Musical Moments and Scenes
|Movie Title/Year and Scene Descriptions|
Easter Parade (1948)
This memorable MGM film by director Charles Waters was set in 1912, with a storyline of how vaudeville dancer Don Hewes (Fred Astaire, coming out of retirement) turned an aspiring chorus girl protege Hannah Brown (Judy Garland) into a star after he was dropped by his Broadway-bound dance partner Nadine Hale (Ann Miller).
This was Astaire's and Garland's first and only teaming together, and producer Arthur Freed's fifth collaboration with composer Irving Berlin. The film won the Academy Award for Best Musical Score.
It was filled with seventeen Irving Berlin songs, including:
8 Mile (2002)
This semi-biographical urban drama included Jimmy 'B-Rabbit' Smith Jr.'s (controversial rap star Eminem) performance of the Oscar-winning Best Song Lose Yourself (pictured twice)
The rap song was ranked # 93 on the AFI list of the 100 Greatest Songs from American Films!
Everyone Says I Love You (1996)
Writer/actor/director Woody Allen attempted to recapture the era of Hollywood musicals with this musical comedy and a large cast (mostly non-professional dancers and singers).
The soundtrack contained many old 30s and 40s standards, such as non-singing actor Edward Norton (as Holden) singing Just You, Just Me in the opening scene and My Baby Just Cares for Me (pictured).
One memorable song in a hospital setting was the old standard Makin' Whoopee (pictured).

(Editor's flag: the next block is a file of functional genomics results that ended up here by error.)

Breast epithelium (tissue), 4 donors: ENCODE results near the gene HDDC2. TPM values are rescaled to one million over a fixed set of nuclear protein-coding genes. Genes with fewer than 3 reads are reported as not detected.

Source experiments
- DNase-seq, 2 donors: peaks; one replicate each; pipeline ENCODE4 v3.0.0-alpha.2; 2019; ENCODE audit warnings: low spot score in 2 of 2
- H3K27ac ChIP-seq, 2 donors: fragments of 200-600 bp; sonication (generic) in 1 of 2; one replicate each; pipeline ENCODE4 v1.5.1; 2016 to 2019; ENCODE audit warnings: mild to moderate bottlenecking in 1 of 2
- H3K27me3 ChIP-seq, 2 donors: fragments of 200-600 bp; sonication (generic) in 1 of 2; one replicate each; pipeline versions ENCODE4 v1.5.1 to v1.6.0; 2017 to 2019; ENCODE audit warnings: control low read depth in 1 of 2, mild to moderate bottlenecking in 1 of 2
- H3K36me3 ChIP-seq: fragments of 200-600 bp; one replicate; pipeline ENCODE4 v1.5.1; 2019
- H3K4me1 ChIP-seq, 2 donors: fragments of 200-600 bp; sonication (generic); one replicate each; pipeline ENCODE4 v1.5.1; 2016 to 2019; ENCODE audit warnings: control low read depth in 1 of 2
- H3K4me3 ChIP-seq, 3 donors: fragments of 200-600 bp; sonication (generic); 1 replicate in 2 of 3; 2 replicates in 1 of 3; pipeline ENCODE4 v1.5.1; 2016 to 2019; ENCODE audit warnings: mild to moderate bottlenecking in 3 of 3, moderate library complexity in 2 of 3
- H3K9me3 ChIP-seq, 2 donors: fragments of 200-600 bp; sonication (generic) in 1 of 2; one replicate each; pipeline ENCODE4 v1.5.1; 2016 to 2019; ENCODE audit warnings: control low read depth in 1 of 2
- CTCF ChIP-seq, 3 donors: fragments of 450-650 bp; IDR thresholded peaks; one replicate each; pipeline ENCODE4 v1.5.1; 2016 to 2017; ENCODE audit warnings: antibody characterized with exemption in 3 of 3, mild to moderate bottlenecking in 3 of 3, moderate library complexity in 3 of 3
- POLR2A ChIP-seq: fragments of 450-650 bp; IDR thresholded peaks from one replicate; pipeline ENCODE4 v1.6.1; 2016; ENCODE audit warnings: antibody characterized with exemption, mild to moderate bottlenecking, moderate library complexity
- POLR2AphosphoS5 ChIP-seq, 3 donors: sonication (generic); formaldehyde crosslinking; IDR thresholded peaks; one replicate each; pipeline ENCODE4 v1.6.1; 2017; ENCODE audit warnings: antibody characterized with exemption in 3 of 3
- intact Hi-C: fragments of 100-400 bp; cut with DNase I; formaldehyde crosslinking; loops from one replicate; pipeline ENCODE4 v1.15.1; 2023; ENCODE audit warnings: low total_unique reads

And in the 'ghostly' number Enjoy Yourself (It's Later Than You Think) (pictured), spirits came alive and danced at a funeral:
It also included a romantic, graceful, and gravity-defying flying dance between divorced couple Joe (Woody Allen) and Steffi (Goldie Hawn) on the banks of the Seine River in Paris on Christmas Eve (with homage to Gene Kelly and Leslie Caron in An American in Paris (1951)) after she wistfully sang I'm Thru With Love (pictured).
Also memorable was the song/dance Hooray for Captain Spaulding (pictured) with a decorated ballroom full of dancing Groucho Marxs.
Director and screenwriter Alan Parker honored Tim Rice's book of the musical play Evita and Andrew Lloyd Webber's 1978 Broadway musical in this melodramatic and musical screen adaptation. The film was most notable for its record number of costume changes (85).
The wife of Argentinian president and dictator Juan Perón, Eva Duarte Perón (pop singer Madonna) emotionally belted out Don't Cry For Me, Argentina (pictured) from a balcony (filmed in Buenos Aires' Casa Rosada presidential palace) to an adoring crowd.
The film's only original new song You Must Love Me (pictured), in which Evita pleaded for loving reassurance, was an Oscar winner (music by Webber and lyrics by Rice) for Best Original Song, although Madonna was snubbed for an acting nomination.
(alphabetical by film title)
Introduction | A - 1 | A - 2 | B - 1 | B - 2 | B - 3 | C - 1 | C - 2 | D - 1 | D - 2 | E | F - 1 | F - 2 | G - 1 | G - 2
H - 1 | H - 2 | I - J | K | L - 1 | L - 2 | M - 1 | M - 2 | N - O | P - 1 | P - 2 | R - 1 | R - 2 | S - 1 | S - 2 | S - 3 | T | U - V | W | X - Z